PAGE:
5. Mark Jenner AKA ‘Mark Cassidy’
    SDS. Exposed by activists, January 2011. Real name given March 2013
  6. Bob Lambert AKA ‘Bob Robinson’
    SDS. Exposed by activists, October 2011
  7. Lynn Watson (alias)
    NPOIU? Exposed by activists, January 2011
  8. Simon Wellings (alias)
    SDS? Exposed by activists 2005, publicised March 2011
  9. Rod Richardson (alias)
    NPOIU. Exposed by activists, February 2013
  10. John Dines AKA ‘John Barker’
    SDS. Exposed by activists, February 2013
  11. Matt Rayner (alias)
    SDS. Exposed by activists, 2013
  12. Mike Chitty AKA ‘Mike Blake’
    SDS. Exposed by journalists, June 2013
  13. Jason Bishop (alias)
    SDS. Exposed by activists, July 2013
  14. Carlo Neri (alias)
    SDS? Exposed by Undercover Research Group in conjunction with activists, January 2016
  15. RC (full alias withheld)
    NPOIU? Exposed by Undercover Research Group in conjunction with activists, February 2016
  16. Gary R (full alias withheld)
    NPOIU? Exposed by Undercover Research Group in conjunction with activists, July 2016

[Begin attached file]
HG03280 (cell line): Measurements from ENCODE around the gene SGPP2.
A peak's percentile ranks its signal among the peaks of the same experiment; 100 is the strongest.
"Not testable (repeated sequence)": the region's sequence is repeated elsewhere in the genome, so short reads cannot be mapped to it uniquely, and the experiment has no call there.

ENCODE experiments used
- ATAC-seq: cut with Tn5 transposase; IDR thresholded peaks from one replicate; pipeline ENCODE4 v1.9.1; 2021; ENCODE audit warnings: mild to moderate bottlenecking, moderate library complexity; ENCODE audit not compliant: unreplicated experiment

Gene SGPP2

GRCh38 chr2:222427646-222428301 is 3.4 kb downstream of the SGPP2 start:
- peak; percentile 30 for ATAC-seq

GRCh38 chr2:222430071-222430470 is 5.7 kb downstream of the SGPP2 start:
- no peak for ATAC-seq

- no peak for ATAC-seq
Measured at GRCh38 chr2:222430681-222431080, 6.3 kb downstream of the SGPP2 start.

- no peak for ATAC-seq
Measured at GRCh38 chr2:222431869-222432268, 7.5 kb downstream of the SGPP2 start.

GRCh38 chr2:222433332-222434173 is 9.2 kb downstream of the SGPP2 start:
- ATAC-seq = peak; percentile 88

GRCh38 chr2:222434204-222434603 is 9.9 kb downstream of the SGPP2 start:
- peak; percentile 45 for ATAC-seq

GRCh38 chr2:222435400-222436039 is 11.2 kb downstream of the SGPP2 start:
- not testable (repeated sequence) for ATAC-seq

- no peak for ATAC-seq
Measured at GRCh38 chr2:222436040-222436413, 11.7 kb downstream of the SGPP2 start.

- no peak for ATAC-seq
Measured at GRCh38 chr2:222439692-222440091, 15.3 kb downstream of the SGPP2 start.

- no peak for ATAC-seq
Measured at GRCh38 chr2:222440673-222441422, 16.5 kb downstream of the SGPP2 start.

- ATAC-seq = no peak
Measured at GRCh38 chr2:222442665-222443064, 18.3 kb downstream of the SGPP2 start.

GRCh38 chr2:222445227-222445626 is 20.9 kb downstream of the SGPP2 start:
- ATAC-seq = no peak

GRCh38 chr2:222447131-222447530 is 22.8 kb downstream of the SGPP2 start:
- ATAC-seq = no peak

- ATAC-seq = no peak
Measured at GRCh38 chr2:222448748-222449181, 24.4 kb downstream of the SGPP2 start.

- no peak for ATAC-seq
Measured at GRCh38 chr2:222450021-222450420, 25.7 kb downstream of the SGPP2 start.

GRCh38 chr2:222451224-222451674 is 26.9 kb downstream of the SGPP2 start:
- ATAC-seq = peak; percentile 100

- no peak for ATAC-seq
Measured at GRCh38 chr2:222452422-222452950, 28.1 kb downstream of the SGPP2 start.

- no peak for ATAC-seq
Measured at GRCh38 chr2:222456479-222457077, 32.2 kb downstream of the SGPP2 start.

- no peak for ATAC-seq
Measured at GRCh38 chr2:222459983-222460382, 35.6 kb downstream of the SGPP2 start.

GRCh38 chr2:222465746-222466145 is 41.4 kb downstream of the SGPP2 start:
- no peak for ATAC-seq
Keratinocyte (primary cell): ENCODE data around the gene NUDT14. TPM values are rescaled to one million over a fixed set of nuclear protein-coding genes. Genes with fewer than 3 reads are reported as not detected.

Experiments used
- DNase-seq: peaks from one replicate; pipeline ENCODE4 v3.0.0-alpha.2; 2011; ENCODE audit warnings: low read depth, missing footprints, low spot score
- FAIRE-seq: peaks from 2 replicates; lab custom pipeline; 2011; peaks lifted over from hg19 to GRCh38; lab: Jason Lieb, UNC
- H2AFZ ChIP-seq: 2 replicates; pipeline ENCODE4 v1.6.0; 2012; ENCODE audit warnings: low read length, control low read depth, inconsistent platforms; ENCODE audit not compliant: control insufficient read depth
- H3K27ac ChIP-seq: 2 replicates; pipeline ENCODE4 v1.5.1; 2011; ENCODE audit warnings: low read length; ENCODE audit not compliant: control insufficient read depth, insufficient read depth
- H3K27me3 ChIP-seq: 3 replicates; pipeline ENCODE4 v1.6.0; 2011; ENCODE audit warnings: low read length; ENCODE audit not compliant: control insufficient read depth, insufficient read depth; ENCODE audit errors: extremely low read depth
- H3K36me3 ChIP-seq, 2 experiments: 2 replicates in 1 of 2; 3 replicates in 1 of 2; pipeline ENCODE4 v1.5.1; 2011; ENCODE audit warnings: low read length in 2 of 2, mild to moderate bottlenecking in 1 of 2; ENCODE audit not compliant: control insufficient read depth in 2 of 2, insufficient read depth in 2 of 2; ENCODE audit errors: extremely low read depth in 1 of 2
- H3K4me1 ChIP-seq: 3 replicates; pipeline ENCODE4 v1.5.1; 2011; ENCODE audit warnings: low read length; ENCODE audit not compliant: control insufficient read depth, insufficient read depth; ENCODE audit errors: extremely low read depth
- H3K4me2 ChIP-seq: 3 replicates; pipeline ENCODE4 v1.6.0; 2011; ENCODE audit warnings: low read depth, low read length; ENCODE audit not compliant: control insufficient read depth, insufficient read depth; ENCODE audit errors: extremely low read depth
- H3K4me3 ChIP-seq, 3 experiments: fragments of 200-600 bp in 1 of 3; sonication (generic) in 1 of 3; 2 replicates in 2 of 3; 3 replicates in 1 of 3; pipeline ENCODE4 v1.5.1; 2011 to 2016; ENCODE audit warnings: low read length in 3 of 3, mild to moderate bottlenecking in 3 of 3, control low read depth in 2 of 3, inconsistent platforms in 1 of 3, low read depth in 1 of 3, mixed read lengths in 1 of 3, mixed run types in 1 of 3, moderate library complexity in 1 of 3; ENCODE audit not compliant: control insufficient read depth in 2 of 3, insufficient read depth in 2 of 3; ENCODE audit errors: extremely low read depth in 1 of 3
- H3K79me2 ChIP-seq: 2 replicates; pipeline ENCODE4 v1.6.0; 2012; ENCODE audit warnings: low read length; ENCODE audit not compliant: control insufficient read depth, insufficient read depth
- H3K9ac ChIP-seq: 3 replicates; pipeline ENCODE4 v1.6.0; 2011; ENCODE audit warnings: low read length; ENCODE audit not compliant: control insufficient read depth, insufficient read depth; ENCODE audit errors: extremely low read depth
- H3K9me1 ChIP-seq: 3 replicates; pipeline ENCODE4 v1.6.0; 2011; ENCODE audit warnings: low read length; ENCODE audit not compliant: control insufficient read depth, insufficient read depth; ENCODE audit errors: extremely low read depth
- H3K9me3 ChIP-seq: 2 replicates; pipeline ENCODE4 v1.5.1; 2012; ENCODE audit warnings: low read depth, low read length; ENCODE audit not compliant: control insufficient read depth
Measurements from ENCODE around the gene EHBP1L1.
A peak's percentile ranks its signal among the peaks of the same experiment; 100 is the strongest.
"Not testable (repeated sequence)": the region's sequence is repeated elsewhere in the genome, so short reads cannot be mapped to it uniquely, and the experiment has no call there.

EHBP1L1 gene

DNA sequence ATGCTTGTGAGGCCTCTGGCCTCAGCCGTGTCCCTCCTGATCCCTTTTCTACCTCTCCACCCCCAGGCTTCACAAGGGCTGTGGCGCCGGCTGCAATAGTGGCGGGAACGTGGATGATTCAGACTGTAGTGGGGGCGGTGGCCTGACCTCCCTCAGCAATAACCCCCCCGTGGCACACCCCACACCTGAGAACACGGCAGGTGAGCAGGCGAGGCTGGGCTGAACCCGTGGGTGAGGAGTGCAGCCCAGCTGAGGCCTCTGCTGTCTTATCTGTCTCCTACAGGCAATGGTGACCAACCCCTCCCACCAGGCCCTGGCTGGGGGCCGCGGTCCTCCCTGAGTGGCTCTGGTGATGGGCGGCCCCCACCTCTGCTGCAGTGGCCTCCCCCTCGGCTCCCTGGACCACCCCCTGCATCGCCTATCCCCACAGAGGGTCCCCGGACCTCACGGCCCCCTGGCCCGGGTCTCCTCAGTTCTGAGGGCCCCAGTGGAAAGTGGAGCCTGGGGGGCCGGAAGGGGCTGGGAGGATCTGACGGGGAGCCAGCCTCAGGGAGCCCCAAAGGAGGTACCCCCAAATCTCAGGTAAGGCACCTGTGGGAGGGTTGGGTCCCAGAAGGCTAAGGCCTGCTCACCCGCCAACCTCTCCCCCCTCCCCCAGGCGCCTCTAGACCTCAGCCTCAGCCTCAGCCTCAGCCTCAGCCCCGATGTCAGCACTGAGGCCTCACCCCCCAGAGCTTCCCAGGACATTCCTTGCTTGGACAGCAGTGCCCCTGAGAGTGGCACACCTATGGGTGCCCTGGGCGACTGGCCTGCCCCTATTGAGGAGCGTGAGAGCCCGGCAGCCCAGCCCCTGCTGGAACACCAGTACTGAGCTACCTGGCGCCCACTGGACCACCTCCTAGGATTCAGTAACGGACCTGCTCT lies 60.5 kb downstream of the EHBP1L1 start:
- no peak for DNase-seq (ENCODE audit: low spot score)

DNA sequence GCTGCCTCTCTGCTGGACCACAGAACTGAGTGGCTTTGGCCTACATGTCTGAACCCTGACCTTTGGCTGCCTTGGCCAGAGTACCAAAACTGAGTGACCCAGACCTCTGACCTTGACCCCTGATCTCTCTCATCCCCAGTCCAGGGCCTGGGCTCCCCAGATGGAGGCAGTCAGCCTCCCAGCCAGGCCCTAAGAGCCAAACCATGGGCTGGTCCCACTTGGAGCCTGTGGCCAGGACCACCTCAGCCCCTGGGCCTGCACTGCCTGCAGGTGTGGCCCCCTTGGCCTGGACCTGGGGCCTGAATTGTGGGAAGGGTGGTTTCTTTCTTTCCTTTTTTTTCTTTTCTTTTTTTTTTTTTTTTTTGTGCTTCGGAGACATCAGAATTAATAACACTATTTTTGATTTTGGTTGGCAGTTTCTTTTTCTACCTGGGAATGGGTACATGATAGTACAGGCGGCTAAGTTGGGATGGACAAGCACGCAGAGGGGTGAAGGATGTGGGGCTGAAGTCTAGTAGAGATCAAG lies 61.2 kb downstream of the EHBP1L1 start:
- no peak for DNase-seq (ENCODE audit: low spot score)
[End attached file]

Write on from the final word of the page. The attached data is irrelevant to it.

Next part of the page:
17. Abigail L (full alias withheld)
    NPOIU? Exposed by Undercover Research Group in conjunction with activists, July 2016

UPDATE March 2017:

18. Roger Pearce AKA ‘Roger Thorley’
SDS. Self-disclosed under real name 2013, full identity confirmed by UndercoverPolicing Inquiry, March 2017

UPDATE May 2017:

19. Andy Coles AKA ‘Andy Davey’
SDS. Exposed by Undercover Research Group in conjunction with activists, May 2017

UPDATE July 2017:

20. Mike Ferguson
SDS. Exposed in BBC True Spies documentary, 2003 [transcript, video]

UPDATE August 2017:

21. John Graham
SDS. Exposed by Undercover Policing Inquiry, August 2017

22. Rick Gibson
SDS. Exposed by Undercover Policing Inquiry, August 2017

23. Doug Edwards
SDS. Exposed by Undercover Policing Inquiry, August 2017



UPDATE July 2017: How many spycops have there been?

In February 2017 the National Police Chiefs Council told the Inquiry

The current position is that there are believed to have been 118 undercover officers engaged in the SDS, and a further up to 83 management and ‘backroom’ staff.

In April 2017 the Inquiry said

The Inquiry has written to 54 former members of the National Public Order Intelligence Unit who are believed to have been either undercover police officers or cover officers (26 undercover officers and 28 cover officers).

This makes a total of at least 144 undercover officers in the two units (it should be noted that the Inquiry may not have written to al NPOIU officers).

Germany Asks to Join Spycops Inquiry

Most Known Spycops Worked Outside England & WalesThe German government have formally asked to be included in the forthcoming Pitchford inquiry into undercover policing. Five officers from Britain’s political secret police units are known to have been in the country.